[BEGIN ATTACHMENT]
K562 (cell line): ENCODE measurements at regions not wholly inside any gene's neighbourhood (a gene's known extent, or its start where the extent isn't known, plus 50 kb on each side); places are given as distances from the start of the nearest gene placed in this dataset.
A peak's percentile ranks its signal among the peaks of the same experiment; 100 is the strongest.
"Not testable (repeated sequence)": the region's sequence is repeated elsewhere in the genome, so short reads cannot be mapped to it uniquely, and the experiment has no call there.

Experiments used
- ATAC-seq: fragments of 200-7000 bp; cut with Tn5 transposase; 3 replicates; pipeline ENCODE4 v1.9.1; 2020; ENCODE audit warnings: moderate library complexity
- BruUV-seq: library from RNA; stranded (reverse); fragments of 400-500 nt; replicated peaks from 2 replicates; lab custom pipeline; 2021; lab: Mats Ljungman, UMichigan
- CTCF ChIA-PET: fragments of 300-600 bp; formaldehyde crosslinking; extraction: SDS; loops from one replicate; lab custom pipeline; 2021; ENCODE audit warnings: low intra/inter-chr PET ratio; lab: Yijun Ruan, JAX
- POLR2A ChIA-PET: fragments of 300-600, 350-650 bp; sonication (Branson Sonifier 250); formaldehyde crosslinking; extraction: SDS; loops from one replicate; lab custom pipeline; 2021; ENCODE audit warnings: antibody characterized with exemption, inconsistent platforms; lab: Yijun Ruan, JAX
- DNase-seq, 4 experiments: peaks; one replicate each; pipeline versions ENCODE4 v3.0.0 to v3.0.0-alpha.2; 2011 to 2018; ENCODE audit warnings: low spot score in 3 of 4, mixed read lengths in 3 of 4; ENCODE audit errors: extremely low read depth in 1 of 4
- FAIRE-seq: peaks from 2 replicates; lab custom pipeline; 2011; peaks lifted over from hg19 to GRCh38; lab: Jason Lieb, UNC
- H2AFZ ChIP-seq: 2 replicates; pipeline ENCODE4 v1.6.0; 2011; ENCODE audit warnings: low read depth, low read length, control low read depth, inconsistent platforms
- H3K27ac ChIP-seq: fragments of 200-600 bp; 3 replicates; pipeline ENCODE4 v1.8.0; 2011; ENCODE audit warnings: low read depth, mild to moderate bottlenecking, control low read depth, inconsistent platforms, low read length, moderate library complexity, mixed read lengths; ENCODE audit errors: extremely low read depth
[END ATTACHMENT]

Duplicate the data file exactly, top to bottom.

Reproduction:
K562 (cell line): ENCODE measurements at regions not wholly inside any gene's neighbourhood (a gene's known extent, or its start where the extent isn't known, plus 50 kb on each side); places are given as distances from the start of the nearest gene placed in this dataset.
A peak's percentile ranks its signal among the peaks of the same experiment; 100 is the strongest.
"Not testable (repeated sequence)": the region's sequence is repeated elsewhere in the genome, so short reads cannot be mapped to it uniquely, and the experiment has no call there.

Experiments used
- ATAC-seq: fragments of 200-7000 bp; cut with Tn5 transposase; 3 replicates; pipeline ENCODE4 v1.9.1; 2020; ENCODE audit warnings: moderate library complexity
- BruUV-seq: library from RNA; stranded (reverse); fragments of 400-500 nt; replicated peaks from 2 replicates; lab custom pipeline; 2021; lab: Mats Ljungman, UMichigan
- CTCF ChIA-PET: fragments of 300-600 bp; formaldehyde crosslinking; extraction: SDS; loops from one replicate; lab custom pipeline; 2021; ENCODE audit warnings: low intra/inter-chr PET ratio; lab: Yijun Ruan, JAX
- POLR2A ChIA-PET: fragments of 300-600, 350-650 bp; sonication (Branson Sonifier 250); formaldehyde crosslinking; extraction: SDS; loops from one replicate; lab custom pipeline; 2021; ENCODE audit warnings: antibody characterized with exemption, inconsistent platforms; lab: Yijun Ruan, JAX
- DNase-seq, 4 experiments: peaks; one replicate each; pipeline versions ENCODE4 v3.0.0 to v3.0.0-alpha.2; 2011 to 2018; ENCODE audit warnings: low spot score in 3 of 4, mixed read lengths in 3 of 4; ENCODE audit errors: extremely low read depth in 1 of 4
- FAIRE-seq: peaks from 2 replicates; lab custom pipeline; 2011; peaks lifted over from hg19 to GRCh38; lab: Jason Lieb, UNC
- H2AFZ ChIP-seq: 2 replicates; pipeline ENCODE4 v1.6.0; 2011; ENCODE audit warnings: low read depth, low read length, control low read depth, inconsistent platforms
- H3K27ac ChIP-seq: fragments of 200-600 bp; 3 replicates; pipeline ENCODE4 v1.8.0; 2011; ENCODE audit warnings: low read depth, mild to moderate bottlenecking, control low read depth, inconsistent platforms, low read length, moderate library complexity, mixed read lengths; ENCODE audit errors: extremely low read depth